FACING THE GREATEST CHALLENGE OF MY CAREER
The morning after we arrived at Johnie's
sisters home, I told Johnie that I thought
I would ride over to Williamston. Mr. Rhew
was doing some consulting work there for
Mr. Griffin at Williamston Packing Company.
When I arrived at the packing house, an out
of date and small plant, I found Mr. Rhew
and had a nice visit with him. He asked me
if I would like to take a ride with him to
survey some stores in a nearby town. As
we rode along, he asked me if I would be
interested in coming to Williamston and becoming
General Manager of the Williamston Packing
Company. I told him I did not see any potential.
Mr. Rhew said they were looking for someone
with the ability to put together a plant
that could service an area from Norfolk,
Richmond, Raleigh and Wilmington. This would
cover a market of one hundred and fifty miles
in all directions. I told him I was very
much interested and that afternoon he set
up a meeting with Mr. Griffin, the President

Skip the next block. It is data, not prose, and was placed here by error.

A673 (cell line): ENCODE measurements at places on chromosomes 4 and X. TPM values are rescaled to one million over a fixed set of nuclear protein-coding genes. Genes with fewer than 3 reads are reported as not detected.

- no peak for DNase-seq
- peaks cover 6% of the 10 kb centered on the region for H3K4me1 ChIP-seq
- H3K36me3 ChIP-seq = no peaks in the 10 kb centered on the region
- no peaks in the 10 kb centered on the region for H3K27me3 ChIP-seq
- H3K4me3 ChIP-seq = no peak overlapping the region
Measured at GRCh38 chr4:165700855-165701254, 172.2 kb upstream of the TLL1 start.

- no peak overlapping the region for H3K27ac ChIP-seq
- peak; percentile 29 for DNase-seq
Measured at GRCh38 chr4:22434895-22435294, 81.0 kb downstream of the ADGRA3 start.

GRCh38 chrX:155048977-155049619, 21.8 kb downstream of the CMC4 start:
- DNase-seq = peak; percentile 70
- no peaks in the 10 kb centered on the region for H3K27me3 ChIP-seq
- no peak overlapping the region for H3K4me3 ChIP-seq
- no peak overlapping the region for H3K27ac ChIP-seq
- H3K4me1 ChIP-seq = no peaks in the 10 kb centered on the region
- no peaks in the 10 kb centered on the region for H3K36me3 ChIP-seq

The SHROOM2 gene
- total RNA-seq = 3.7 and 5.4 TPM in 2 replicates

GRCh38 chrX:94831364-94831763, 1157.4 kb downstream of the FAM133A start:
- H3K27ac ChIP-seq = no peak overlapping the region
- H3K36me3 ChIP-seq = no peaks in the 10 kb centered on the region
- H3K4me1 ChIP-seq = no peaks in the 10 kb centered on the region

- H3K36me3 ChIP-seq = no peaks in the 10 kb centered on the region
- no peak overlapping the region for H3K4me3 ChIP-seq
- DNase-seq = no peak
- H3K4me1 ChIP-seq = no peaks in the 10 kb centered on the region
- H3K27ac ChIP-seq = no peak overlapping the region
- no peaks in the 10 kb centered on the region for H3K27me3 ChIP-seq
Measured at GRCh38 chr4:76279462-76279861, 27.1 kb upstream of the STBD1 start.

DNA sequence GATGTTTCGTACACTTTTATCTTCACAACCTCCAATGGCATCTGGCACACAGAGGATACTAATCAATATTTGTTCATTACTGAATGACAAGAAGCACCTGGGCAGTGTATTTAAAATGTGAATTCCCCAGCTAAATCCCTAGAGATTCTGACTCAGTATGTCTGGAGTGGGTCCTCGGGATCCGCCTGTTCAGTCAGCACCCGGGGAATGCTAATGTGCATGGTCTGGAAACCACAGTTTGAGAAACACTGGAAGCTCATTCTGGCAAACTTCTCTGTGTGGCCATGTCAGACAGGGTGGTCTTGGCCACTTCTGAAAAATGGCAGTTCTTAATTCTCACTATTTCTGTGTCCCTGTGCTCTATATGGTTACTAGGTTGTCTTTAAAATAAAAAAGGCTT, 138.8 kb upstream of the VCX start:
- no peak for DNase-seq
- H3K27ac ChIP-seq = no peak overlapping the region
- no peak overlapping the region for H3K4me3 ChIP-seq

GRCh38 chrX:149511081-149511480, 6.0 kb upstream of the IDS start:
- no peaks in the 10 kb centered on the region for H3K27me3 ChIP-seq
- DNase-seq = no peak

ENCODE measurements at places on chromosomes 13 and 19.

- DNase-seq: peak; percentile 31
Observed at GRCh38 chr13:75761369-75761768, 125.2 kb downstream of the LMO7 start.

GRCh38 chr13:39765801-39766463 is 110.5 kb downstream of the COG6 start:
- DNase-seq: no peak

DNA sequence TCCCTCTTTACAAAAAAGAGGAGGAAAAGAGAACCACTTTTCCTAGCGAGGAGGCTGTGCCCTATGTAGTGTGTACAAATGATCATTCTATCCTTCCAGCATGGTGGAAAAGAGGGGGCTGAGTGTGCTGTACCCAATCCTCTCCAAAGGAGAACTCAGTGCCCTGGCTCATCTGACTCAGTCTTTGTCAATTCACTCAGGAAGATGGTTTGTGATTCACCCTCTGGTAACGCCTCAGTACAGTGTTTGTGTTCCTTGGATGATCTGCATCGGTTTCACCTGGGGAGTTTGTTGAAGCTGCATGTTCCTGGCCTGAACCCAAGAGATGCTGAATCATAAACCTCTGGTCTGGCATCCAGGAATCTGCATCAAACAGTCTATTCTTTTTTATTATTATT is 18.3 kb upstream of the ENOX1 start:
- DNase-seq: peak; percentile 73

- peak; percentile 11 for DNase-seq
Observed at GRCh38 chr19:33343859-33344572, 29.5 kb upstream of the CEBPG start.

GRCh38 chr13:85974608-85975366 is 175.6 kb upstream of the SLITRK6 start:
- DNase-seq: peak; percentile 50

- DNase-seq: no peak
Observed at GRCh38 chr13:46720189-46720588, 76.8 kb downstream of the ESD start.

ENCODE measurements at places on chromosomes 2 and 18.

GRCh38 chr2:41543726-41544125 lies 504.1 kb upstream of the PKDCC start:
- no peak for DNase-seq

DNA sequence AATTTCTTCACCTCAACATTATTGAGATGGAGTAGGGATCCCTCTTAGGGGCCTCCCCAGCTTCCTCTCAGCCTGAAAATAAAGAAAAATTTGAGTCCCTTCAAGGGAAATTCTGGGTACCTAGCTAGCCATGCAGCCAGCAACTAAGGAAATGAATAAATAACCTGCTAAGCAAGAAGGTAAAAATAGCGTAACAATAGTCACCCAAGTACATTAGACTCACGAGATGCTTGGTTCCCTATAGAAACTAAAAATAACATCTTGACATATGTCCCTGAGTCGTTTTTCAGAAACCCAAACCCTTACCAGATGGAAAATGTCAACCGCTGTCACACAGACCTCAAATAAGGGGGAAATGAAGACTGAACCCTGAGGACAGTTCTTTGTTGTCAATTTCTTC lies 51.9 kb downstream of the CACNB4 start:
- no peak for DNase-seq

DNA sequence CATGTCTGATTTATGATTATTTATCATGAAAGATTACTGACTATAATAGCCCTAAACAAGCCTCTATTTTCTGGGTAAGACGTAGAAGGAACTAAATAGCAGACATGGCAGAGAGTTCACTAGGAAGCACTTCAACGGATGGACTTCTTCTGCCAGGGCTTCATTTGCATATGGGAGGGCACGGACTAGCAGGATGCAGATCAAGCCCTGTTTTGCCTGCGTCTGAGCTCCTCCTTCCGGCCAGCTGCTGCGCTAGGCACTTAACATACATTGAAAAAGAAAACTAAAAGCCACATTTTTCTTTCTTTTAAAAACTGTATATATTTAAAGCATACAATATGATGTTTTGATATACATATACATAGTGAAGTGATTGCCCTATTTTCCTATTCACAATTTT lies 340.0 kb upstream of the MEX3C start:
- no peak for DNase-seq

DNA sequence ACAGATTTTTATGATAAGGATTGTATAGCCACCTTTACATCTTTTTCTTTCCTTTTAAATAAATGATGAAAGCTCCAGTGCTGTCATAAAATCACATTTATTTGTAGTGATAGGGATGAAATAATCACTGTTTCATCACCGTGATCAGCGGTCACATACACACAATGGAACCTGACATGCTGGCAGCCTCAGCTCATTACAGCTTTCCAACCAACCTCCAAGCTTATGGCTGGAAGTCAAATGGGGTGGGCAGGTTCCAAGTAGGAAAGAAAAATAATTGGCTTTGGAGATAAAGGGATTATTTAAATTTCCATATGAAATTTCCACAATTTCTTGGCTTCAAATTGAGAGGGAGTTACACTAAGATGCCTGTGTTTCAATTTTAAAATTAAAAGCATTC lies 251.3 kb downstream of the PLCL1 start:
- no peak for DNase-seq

of Williamston Packing Co. Mr. George Peele
was Vice President and Lola Rodgerson , Mr.
Peele's daughter was controller. It was
a family business who also had Mrs. Rodgerson's
daughter, Robin and son Billy employed. There
were other employees that had been with the
company for thirty years or more. Mr. Russell
Griffin ran a large super market up the road
from the plant. The company also owned another
super market in town as well as a country
curing ham plant on the other side of town.
The main plant was located on one of two
farms owned by the company and they had subdivided
a parcel of land across from the plant which
they divided into building lots and sold
for home sites. The company had some cash
and the prospects looked good to develop
a nice size meat plant.